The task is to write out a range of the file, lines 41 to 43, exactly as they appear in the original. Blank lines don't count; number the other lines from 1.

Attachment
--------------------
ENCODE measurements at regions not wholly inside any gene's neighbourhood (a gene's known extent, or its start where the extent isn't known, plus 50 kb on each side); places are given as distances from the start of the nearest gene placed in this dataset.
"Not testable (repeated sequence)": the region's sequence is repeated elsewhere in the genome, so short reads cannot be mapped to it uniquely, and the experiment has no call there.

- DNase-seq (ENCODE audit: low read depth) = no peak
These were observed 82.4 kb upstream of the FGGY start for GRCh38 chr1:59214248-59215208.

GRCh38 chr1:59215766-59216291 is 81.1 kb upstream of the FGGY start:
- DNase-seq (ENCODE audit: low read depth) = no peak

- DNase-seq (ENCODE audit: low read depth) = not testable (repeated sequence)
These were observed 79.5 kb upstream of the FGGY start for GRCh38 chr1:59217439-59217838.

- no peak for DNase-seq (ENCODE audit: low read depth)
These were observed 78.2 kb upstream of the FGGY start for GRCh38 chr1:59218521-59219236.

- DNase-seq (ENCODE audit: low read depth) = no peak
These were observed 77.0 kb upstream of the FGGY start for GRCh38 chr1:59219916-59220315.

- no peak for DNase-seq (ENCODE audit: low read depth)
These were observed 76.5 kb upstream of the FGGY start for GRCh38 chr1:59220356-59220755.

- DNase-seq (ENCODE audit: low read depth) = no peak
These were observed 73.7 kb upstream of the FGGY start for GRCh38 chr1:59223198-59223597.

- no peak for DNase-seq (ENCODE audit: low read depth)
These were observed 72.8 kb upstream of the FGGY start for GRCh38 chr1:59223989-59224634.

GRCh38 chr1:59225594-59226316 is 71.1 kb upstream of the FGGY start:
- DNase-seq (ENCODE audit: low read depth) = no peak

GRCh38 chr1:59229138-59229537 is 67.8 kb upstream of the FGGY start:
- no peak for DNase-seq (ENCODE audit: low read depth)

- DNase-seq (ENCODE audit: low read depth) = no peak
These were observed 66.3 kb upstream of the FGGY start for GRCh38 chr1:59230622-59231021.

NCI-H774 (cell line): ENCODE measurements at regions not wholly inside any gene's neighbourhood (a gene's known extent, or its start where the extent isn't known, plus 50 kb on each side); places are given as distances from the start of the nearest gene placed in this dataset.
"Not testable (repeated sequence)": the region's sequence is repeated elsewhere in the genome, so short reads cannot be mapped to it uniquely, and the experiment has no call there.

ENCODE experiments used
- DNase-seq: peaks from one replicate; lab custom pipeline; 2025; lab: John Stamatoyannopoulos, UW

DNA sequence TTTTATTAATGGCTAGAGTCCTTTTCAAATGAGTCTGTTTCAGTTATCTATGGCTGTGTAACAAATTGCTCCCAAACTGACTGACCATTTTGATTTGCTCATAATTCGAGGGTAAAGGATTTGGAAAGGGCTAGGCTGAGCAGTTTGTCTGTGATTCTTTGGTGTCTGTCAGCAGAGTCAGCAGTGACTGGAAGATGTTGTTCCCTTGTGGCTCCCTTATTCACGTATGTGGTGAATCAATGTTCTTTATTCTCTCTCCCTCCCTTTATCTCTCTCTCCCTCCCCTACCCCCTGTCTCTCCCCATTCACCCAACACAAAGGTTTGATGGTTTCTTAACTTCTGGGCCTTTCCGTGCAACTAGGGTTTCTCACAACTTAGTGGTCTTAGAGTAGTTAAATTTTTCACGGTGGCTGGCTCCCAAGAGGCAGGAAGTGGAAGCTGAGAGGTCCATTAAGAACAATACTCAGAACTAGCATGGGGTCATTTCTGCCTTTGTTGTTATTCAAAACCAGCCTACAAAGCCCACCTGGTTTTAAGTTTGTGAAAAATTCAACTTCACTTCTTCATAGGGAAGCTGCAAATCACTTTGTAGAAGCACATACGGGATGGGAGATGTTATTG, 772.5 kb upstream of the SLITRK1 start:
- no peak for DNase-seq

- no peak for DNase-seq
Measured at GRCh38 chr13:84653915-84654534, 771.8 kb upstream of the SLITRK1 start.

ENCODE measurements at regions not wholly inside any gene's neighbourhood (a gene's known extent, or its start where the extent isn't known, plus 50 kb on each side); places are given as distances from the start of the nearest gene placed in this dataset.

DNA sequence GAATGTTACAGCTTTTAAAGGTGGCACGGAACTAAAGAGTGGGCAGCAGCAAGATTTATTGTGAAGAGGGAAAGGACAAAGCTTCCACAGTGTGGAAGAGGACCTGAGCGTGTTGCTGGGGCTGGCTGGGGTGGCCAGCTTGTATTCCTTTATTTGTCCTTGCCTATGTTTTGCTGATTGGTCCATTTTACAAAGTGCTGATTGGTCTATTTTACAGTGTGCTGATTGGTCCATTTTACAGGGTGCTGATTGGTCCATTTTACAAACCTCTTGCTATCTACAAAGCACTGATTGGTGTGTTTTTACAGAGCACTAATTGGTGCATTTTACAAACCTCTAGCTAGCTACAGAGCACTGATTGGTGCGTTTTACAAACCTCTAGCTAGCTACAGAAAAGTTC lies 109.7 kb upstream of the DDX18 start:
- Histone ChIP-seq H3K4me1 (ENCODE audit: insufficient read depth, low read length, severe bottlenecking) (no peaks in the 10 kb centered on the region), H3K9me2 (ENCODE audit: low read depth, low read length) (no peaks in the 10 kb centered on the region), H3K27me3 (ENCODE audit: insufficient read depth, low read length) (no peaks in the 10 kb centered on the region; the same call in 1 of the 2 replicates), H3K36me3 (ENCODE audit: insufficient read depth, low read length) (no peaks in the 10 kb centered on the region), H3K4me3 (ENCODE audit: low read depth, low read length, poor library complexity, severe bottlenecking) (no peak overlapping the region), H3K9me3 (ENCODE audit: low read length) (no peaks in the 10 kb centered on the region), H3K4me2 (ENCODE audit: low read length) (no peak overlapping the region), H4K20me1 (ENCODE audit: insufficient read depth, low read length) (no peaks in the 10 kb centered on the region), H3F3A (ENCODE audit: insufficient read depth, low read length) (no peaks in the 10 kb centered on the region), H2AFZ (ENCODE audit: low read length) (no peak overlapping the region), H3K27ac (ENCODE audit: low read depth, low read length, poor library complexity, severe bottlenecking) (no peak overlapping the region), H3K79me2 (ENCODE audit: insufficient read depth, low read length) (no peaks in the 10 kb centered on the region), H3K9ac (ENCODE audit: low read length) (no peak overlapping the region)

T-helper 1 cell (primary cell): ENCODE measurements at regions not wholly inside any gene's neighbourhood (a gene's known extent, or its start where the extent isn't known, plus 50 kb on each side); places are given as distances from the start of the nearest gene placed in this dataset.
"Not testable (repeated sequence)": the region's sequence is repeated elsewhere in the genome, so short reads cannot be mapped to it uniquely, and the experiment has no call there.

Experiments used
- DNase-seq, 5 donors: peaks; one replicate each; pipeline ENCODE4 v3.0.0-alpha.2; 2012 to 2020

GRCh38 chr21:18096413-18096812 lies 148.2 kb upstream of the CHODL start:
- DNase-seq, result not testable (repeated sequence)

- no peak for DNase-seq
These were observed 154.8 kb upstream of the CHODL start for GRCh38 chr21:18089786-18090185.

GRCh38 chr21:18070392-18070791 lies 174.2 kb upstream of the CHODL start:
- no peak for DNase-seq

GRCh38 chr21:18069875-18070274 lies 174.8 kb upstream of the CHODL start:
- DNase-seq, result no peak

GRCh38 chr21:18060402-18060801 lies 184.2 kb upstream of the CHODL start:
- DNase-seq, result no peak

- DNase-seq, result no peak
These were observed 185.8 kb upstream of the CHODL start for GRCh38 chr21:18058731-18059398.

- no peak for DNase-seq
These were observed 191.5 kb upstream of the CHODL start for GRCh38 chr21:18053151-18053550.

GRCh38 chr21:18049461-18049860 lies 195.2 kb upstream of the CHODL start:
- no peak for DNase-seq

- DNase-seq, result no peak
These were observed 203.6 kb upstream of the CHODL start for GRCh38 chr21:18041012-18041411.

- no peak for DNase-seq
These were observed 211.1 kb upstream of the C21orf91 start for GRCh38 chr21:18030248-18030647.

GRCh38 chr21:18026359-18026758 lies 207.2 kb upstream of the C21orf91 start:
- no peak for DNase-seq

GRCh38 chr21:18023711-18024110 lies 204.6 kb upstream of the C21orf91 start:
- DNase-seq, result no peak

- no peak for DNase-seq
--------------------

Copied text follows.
- DNase-seq, result not testable (repeated sequence)

- no peak for DNase-seq
These were observed 154.8 kb upstream of the CHODL start for GRCh38 chr21:18089786-18090185.